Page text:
The Closing of Generation X
Digital and local culture,
with the beat of Hiawatha.
On December twenty-eighth I
heard that Generation X will
close its doors and that, beginning
New Year's Day they would be selling
off their films. The old and mainstream,
horror and alternative and
more will go until the doors are
shut for good on Valen-tine's Day.
Rental shops are on the way out,
but this exit has been met with
disappointment and dismay that
is surprising for a small and
local video store. Which
makes me think I do not get the
way that culture works. So maybe
you can help me out perhaps?
+ + +
When I read of culture and its
changes, mostly I am reading
algo-rithmic-ally based thoughts
written by the digerati,
based on abstract concepts such as
filters, networks, and gate-keepers.
Coasian transaction costs and
read/write culture fill the pages.
Yet these concepts miss the very
things that Generation X brought
to the town of Waterloo for
sixteen years of offbeat culture.
If you read the digerati
you will read of publishers and
outlets (video and book and
music too) as "gatekeepers" whose
job it is to filter out the
works that do not make the grade to
be considered part of "culture".
Internet-based artists have no
need for such an institution;
middle-men will fade away as
now the artists reach directly
to their global audiences.
Well, good luck with that if you have
neither name nor luck to help you.
Yes it's true that clouds can store all
yours and mine and everyone's art,
yet with no one who curates it
it will sit upon its disk drive,
left unnoticed by the public.
Democratized? I do not think so.
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"Gatekeeper" just does not capture
what it is that independent
stores can bring to local landscapes.
Certainly it does no justice
to the complex role that Gen-X
played in Waterloo for years now.
Movies are the formal product,
but community is there too.
When will Netflix organize a
zombie walk on uptown streets or
sponsor The TriCity Roller
Girls (a flat-track roller derby team)?
When will iTunes hand out dog treats,
welcome pets into the store, or
join with next-door coffee shop to
raise some money for a goat?
Amazon will never help to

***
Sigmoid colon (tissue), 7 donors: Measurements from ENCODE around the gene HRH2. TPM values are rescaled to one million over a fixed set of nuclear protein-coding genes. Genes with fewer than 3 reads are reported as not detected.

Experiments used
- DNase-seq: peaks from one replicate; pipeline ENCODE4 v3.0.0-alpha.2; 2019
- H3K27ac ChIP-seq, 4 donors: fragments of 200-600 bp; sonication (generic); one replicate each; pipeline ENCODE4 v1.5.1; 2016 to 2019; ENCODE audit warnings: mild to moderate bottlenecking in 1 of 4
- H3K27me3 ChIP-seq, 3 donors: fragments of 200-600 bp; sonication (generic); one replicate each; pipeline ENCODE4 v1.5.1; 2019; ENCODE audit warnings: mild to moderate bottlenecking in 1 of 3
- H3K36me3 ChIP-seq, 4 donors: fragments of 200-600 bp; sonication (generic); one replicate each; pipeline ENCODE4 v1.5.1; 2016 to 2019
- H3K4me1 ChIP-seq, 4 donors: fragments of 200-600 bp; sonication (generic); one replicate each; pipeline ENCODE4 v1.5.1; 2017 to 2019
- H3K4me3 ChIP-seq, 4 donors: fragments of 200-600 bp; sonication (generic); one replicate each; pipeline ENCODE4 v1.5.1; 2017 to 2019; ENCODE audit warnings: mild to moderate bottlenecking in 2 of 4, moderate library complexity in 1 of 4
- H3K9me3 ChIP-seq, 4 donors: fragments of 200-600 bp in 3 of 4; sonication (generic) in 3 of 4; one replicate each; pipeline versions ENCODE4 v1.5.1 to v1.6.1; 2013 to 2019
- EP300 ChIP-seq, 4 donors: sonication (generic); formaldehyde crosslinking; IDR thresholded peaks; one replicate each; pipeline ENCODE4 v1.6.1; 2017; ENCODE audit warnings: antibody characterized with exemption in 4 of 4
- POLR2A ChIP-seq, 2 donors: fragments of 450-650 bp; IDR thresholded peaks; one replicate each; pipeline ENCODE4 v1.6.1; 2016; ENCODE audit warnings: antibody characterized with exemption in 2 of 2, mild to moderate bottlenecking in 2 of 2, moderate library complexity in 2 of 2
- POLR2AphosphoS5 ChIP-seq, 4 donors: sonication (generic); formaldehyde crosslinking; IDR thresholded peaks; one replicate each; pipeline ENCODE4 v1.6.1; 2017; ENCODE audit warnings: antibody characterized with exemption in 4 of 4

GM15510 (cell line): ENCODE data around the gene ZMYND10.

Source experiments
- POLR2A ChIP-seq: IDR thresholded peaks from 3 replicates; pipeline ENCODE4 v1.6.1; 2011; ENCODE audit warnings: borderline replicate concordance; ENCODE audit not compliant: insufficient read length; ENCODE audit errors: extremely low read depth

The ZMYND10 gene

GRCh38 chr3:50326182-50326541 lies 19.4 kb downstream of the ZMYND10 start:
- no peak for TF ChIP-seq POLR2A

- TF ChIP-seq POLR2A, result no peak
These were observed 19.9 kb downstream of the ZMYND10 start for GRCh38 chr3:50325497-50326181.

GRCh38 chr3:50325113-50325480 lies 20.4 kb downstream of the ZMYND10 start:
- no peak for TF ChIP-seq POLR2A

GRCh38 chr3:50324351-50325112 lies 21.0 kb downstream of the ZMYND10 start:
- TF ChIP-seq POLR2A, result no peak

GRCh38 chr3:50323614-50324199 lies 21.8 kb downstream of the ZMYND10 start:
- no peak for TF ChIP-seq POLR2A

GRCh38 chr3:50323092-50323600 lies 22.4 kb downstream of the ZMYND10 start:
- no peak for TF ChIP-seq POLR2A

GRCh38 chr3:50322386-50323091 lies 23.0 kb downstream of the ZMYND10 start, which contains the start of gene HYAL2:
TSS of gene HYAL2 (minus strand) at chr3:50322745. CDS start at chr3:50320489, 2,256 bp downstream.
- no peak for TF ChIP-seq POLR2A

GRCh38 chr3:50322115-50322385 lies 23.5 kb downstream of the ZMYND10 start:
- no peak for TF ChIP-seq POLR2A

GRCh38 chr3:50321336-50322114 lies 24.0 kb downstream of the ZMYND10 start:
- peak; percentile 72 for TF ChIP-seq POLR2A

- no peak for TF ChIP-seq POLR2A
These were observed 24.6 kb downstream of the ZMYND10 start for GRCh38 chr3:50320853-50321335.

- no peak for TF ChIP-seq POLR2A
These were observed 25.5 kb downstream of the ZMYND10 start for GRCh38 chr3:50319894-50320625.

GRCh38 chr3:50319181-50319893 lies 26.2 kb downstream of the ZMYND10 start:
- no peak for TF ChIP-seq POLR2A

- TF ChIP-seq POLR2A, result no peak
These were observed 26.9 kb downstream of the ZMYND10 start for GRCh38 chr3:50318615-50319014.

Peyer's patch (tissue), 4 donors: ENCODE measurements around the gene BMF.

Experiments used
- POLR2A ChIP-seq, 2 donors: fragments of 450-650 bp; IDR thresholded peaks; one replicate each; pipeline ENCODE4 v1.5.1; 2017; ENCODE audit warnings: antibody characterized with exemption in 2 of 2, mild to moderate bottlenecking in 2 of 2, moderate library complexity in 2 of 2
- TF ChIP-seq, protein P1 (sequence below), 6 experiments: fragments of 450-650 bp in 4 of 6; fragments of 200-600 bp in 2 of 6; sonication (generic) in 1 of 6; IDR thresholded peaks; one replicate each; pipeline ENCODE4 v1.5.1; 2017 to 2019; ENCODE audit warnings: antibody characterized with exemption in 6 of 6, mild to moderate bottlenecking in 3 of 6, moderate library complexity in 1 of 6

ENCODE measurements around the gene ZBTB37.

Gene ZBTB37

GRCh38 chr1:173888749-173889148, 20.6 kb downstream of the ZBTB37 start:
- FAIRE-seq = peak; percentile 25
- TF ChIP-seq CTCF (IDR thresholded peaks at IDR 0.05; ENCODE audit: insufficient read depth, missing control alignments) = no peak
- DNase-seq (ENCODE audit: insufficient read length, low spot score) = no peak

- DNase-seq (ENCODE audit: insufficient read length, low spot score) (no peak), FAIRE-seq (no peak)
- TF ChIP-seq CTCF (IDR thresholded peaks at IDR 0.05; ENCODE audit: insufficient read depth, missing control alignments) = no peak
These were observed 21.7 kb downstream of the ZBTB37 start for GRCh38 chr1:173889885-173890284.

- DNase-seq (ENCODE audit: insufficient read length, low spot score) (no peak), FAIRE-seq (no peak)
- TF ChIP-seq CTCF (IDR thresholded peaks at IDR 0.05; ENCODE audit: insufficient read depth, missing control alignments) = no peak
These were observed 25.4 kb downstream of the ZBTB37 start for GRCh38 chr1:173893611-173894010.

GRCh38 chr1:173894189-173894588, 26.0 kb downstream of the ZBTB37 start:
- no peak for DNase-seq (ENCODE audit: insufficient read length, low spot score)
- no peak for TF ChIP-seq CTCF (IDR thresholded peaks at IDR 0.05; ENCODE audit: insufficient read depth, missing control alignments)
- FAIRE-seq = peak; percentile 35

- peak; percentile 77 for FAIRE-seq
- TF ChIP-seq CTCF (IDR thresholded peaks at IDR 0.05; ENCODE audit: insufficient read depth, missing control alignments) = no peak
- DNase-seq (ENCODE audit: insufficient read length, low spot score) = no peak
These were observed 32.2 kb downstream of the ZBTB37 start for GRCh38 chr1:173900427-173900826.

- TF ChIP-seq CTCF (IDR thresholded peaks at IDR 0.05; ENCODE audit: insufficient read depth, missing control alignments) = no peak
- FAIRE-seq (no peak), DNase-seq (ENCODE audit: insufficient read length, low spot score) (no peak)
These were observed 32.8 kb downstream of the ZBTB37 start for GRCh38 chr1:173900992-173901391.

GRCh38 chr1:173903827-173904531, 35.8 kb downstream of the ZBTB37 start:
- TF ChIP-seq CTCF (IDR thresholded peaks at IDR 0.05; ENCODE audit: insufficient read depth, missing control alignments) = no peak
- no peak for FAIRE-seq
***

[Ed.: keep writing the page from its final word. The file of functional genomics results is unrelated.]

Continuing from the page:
run a standup festival, or
carve a space for LGBT
films (and also TV series).
Nor will Googlers ever be as
cool as staff who know their subject,
finding just the film you mean when
hazy recollections are the most you
can recount about some movie.
Concerts, lectures, workshops, protests
posted on the notice board, and
funky buttons at the counter, next to
"Theme of Week" films (where else would you
find "The Missing Limb" for that one?)
And I'm sure there's more I'm missing.
Film enthusiasts, I know, would
see it as a place to gather:
now where will they meet each other?
+ + +
"Gatekeeper" suggests a barrier
keeping out what wants to come in.
But the truth is much more friendly;
"Gard'ner" is a better title
for the independent stores who
foster culture in their cities.
Tending a community of
artists, readers, watchers, fans is
more involved than HTML.
I was speaking to a drummer
in a local indie band, who told
me that the music scene still
has the big stars (they will
always be here) and that there are
many smaller acts who find their
way to play at bars and clubs; but
what is missing is the middle -
bands go viral or they wither.
In the book world it's the same: the
midlist author is the one who
finds they can no longer reach a
public focused on the moment.
Large fixed costs and network effects
lend themselves to tournaments where
winners take all, most take little.
Better hope you win the sweepstakes!
It's those modest institutions
which it's easy to forget, who
bridge the gap from hobbyist to
artist, author, movie maker.
Here's one fact that makes a difference:
Gen X had a point of view, and
so do most small institutions.
Why? Because their owners give a
damn and that's the thing that matters.
Algorithms do not capture
how a healthy culture functions.
Filters cannot yield the richness
of the unexpected finding.
At its heart, community is
what gives art and culture strength to
find its feet and make itself heard.
Platforms for participation
do not make much diff'rence to that.
+ + +
Many here like me will miss our
Generation X, but still I
understand why owner Mike has
said it's time for him to move on.
Nothing lasts for ever, does it?
Let us hope that there are others
who can take another step and
start up something new and diff'rent.
(And at least I'll get more work done!)